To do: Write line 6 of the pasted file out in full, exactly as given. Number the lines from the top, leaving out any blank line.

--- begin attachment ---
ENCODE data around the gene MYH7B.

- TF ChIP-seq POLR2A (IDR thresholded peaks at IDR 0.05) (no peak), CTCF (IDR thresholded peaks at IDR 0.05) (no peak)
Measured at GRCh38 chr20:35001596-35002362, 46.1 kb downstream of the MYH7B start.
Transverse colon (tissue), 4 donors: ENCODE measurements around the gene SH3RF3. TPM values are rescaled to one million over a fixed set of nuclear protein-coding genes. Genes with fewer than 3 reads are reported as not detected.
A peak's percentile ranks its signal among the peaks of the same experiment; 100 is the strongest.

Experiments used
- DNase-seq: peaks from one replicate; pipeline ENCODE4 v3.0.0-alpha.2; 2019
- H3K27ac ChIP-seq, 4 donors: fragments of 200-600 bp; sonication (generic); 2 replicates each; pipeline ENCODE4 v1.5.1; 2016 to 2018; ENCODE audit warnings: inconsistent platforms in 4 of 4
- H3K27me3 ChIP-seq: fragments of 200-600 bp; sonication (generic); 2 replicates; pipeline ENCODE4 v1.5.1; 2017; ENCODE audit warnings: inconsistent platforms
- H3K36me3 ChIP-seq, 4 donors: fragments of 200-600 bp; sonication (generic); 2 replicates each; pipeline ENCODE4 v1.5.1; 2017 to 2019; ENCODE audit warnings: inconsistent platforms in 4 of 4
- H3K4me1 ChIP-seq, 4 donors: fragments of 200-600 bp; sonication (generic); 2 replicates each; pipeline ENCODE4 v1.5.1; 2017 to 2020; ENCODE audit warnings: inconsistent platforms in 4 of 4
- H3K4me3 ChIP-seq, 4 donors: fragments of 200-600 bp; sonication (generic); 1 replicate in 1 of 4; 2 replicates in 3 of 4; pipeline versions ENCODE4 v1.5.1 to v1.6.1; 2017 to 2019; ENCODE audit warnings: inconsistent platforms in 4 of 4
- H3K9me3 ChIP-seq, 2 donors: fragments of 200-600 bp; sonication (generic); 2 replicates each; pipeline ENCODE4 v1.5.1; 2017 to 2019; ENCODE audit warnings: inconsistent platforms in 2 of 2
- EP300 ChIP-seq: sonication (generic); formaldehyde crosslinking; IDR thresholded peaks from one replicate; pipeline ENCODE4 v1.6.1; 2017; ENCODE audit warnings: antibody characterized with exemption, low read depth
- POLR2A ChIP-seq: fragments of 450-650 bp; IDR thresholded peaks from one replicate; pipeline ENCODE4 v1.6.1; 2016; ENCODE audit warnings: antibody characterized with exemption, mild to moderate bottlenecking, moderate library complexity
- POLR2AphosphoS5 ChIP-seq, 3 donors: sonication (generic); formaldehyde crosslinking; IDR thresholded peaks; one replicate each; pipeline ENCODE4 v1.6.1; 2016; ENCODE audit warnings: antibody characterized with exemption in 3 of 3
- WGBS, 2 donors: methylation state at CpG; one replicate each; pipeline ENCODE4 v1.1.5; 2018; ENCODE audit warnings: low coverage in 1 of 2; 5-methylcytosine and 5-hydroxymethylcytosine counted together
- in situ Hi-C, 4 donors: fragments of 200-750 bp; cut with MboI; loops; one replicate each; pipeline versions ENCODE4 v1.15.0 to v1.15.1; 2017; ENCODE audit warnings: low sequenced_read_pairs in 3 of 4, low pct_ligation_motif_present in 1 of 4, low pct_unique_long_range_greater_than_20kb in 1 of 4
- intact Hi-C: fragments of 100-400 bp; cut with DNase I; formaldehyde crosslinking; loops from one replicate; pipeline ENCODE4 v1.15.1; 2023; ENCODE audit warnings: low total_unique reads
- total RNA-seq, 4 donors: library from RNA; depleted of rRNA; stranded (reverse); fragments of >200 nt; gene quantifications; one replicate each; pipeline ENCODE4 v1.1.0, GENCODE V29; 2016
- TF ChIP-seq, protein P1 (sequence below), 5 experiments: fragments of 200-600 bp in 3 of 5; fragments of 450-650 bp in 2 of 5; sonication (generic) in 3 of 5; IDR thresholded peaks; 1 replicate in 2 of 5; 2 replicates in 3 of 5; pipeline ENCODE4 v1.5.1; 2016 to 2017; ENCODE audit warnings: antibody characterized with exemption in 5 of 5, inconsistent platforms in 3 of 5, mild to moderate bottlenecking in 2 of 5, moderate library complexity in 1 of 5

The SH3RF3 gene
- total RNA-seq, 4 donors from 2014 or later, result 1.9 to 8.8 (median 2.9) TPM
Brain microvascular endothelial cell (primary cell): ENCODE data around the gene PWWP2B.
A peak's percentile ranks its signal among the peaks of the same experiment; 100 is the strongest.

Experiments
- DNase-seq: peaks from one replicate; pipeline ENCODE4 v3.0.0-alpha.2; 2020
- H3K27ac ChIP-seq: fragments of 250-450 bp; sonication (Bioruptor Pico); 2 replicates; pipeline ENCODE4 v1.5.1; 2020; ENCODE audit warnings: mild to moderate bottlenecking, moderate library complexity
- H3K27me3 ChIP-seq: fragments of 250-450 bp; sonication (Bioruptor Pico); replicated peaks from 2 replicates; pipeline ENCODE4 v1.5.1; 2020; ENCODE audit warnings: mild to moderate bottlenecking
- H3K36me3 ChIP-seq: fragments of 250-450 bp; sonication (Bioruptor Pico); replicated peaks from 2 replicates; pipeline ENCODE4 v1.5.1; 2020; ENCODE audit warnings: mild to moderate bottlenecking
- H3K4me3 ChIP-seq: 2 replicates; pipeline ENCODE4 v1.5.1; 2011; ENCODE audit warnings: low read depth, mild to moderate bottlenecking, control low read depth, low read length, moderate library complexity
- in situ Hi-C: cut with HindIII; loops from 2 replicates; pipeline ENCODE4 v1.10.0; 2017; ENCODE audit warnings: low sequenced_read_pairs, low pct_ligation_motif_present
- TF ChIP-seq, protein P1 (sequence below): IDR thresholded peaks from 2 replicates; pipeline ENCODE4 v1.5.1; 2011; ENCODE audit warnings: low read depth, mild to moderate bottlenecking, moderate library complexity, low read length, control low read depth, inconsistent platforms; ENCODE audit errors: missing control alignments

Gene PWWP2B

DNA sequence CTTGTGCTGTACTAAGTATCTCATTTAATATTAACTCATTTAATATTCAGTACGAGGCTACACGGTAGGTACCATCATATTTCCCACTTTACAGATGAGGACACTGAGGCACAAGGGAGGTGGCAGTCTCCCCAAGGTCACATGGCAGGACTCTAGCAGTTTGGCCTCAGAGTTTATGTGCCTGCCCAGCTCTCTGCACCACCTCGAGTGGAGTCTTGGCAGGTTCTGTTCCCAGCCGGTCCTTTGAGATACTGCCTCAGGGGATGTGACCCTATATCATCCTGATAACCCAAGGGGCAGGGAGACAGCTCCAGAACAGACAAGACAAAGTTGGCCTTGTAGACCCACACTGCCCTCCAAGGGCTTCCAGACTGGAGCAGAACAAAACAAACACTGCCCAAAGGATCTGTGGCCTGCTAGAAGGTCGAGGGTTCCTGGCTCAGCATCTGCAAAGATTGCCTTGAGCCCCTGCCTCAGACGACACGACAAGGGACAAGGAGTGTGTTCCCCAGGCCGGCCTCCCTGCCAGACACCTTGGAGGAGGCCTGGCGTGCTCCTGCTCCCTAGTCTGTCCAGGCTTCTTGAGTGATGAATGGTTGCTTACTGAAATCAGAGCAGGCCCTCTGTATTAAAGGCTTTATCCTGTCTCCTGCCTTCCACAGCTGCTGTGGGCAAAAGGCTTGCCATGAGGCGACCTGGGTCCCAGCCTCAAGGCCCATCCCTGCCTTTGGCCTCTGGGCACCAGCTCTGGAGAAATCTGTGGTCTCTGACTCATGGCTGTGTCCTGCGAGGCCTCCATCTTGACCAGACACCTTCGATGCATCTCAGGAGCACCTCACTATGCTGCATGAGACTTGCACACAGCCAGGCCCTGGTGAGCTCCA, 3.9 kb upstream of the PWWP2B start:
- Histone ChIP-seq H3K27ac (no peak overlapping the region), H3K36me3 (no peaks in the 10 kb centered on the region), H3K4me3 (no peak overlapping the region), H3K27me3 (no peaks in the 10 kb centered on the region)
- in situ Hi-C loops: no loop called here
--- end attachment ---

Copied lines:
Experiments used